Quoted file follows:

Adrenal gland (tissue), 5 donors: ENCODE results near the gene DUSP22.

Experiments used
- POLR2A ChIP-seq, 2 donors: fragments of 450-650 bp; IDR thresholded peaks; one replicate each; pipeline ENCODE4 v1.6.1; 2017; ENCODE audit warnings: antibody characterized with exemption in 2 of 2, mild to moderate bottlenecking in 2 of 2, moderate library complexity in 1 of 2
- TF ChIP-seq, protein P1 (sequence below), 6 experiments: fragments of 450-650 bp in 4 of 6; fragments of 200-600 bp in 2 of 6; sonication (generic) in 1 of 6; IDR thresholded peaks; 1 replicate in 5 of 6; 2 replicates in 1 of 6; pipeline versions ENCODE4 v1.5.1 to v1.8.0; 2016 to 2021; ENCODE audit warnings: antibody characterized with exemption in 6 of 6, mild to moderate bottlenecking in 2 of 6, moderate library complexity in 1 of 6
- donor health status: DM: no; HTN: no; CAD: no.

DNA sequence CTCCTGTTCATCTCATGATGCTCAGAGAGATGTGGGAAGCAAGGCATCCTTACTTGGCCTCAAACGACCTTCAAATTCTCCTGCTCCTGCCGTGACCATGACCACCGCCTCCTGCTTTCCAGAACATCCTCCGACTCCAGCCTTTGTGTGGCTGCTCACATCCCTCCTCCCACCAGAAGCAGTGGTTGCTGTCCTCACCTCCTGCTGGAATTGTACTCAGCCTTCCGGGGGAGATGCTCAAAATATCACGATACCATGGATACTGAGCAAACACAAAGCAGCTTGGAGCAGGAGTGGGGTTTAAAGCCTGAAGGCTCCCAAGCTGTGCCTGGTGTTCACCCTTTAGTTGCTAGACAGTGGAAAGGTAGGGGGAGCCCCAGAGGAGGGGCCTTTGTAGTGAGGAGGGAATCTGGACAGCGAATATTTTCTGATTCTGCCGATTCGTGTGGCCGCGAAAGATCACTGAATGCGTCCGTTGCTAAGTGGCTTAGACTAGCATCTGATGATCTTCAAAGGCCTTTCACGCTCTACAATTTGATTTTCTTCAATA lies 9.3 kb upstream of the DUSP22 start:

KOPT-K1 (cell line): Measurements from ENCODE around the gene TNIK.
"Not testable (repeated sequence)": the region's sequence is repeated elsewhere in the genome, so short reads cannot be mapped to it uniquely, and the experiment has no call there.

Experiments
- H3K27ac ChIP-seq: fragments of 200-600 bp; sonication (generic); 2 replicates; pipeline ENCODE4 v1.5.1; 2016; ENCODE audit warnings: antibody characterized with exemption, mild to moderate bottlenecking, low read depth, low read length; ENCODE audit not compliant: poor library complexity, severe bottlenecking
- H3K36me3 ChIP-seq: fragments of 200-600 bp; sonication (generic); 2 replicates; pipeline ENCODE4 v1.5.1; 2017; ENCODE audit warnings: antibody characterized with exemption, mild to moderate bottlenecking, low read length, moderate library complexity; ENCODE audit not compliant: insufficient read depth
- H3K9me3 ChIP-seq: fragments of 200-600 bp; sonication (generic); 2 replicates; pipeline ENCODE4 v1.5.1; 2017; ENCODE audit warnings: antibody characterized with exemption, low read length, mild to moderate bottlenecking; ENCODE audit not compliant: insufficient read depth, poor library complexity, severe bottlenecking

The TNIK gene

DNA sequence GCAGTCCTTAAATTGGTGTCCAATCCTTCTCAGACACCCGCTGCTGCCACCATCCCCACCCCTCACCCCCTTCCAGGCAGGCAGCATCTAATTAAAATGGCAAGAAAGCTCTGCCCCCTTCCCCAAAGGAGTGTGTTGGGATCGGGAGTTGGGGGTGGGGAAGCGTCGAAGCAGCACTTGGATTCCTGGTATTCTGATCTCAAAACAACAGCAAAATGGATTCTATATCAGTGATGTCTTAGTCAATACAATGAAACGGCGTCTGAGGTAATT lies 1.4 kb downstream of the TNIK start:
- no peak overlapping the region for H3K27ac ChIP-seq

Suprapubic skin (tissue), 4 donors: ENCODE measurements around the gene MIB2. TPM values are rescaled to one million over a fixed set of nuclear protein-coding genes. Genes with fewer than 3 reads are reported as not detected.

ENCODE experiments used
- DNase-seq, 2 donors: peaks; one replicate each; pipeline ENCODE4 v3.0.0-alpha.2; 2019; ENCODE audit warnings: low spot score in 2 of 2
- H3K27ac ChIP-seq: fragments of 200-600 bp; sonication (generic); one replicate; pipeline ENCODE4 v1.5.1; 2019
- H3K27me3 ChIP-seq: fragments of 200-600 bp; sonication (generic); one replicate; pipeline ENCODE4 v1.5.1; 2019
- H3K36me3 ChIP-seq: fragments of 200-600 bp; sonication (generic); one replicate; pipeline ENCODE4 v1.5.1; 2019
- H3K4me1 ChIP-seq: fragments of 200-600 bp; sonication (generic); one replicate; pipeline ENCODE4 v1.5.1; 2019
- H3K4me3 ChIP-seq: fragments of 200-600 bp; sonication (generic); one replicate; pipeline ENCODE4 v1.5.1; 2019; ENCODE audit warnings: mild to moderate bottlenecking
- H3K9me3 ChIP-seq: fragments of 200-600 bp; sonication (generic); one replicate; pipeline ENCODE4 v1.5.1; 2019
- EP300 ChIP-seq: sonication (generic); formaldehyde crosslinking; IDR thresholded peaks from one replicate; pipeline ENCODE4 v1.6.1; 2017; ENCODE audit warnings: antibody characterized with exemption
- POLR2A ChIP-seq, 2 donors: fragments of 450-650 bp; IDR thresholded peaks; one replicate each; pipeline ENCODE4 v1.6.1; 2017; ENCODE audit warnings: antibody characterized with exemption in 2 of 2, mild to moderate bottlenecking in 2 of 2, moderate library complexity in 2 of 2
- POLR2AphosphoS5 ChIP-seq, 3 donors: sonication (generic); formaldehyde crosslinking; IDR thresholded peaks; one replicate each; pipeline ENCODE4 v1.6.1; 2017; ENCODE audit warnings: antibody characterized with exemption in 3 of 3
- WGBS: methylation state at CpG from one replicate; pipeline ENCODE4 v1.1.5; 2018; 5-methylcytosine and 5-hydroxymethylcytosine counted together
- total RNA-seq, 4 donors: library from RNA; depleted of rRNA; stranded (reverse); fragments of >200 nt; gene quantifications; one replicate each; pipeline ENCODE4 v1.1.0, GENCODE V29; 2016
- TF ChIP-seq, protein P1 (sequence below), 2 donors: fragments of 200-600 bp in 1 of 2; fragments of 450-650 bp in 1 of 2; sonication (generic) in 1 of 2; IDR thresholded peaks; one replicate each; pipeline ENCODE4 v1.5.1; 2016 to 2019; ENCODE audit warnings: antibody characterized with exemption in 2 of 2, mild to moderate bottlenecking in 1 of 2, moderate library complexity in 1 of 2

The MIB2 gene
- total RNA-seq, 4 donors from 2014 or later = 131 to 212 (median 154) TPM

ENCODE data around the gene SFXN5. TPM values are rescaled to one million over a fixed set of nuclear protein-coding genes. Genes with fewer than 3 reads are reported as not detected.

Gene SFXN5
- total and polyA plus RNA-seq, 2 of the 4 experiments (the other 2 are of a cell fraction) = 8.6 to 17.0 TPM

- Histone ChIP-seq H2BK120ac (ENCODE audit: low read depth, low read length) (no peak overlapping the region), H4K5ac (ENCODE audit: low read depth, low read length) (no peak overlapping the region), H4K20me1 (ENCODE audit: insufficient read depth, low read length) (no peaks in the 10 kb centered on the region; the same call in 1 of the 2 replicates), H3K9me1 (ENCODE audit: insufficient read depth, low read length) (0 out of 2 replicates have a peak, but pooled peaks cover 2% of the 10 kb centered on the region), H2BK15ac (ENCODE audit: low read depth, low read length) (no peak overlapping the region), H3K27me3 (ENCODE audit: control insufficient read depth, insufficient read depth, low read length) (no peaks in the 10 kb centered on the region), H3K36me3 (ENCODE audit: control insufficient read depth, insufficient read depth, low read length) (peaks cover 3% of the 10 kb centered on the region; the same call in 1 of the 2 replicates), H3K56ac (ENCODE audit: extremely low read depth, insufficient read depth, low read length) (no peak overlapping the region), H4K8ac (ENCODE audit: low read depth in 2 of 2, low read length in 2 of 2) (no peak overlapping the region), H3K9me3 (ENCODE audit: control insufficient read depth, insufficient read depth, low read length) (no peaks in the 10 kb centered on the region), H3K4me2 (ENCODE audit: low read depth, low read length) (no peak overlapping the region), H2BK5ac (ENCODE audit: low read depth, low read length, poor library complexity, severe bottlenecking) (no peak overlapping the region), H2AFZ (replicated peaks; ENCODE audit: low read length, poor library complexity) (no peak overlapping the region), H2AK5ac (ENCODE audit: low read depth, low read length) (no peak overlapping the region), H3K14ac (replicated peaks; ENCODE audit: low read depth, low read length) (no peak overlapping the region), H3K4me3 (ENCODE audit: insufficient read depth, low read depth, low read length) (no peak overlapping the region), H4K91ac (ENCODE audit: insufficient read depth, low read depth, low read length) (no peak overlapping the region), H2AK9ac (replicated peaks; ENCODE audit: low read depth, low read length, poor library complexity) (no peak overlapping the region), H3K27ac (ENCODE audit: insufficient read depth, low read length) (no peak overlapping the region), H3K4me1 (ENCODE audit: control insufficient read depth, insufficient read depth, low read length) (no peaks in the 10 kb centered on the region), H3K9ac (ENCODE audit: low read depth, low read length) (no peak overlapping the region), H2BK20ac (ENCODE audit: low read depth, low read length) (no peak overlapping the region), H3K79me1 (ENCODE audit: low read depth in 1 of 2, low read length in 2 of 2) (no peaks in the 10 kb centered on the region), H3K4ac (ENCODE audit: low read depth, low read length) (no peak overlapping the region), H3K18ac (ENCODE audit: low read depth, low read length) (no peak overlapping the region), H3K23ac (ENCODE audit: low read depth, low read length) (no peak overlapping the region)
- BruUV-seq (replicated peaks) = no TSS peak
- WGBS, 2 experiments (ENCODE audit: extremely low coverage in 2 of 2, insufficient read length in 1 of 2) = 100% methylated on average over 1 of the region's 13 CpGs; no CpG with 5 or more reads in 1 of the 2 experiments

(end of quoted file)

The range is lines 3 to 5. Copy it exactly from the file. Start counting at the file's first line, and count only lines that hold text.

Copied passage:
- POLR2A ChIP-seq, 2 donors: fragments of 450-650 bp; IDR thresholded peaks; one replicate each; pipeline ENCODE4 v1.6.1; 2017; ENCODE audit warnings: antibody characterized with exemption in 2 of 2, mild to moderate bottlenecking in 2 of 2, moderate library complexity in 1 of 2
- TF ChIP-seq, protein P1 (sequence below), 6 experiments: fragments of 450-650 bp in 4 of 6; fragments of 200-600 bp in 2 of 6; sonication (generic) in 1 of 6; IDR thresholded peaks; 1 replicate in 5 of 6; 2 replicates in 1 of 6; pipeline versions ENCODE4 v1.5.1 to v1.8.0; 2016 to 2021; ENCODE audit warnings: antibody characterized with exemption in 6 of 6, mild to moderate bottlenecking in 2 of 6, moderate library complexity in 1 of 6
- donor health status: DM: no; HTN: no; CAD: no.